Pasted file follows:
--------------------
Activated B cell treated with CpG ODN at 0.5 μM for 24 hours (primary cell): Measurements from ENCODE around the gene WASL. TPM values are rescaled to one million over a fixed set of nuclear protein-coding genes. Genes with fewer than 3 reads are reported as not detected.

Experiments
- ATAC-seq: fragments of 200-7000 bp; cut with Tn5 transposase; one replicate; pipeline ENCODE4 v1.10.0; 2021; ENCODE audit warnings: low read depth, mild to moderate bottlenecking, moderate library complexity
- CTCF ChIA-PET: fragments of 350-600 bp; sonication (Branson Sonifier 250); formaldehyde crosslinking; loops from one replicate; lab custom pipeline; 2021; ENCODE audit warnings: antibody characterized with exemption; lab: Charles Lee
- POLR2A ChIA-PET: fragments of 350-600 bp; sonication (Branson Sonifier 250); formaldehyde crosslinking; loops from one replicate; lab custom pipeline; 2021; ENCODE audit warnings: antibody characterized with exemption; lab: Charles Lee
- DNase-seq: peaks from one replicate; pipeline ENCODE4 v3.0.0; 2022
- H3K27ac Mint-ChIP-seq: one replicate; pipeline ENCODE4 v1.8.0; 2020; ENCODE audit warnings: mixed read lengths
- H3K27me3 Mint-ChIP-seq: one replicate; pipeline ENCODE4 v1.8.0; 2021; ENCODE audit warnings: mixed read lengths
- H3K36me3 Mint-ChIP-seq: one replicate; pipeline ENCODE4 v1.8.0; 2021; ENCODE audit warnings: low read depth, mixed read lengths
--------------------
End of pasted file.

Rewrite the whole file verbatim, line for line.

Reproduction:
Activated B cell treated with CpG ODN at 0.5 μM for 24 hours (primary cell): Measurements from ENCODE around the gene WASL. TPM values are rescaled to one million over a fixed set of nuclear protein-coding genes. Genes with fewer than 3 reads are reported as not detected.

Experiments
- ATAC-seq: fragments of 200-7000 bp; cut with Tn5 transposase; one replicate; pipeline ENCODE4 v1.10.0; 2021; ENCODE audit warnings: low read depth, mild to moderate bottlenecking, moderate library complexity
- CTCF ChIA-PET: fragments of 350-600 bp; sonication (Branson Sonifier 250); formaldehyde crosslinking; loops from one replicate; lab custom pipeline; 2021; ENCODE audit warnings: antibody characterized with exemption; lab: Charles Lee
- POLR2A ChIA-PET: fragments of 350-600 bp; sonication (Branson Sonifier 250); formaldehyde crosslinking; loops from one replicate; lab custom pipeline; 2021; ENCODE audit warnings: antibody characterized with exemption; lab: Charles Lee
- DNase-seq: peaks from one replicate; pipeline ENCODE4 v3.0.0; 2022
- H3K27ac Mint-ChIP-seq: one replicate; pipeline ENCODE4 v1.8.0; 2020; ENCODE audit warnings: mixed read lengths
- H3K27me3 Mint-ChIP-seq: one replicate; pipeline ENCODE4 v1.8.0; 2021; ENCODE audit warnings: mixed read lengths
- H3K36me3 Mint-ChIP-seq: one replicate; pipeline ENCODE4 v1.8.0; 2021; ENCODE audit warnings: low read depth, mixed read lengths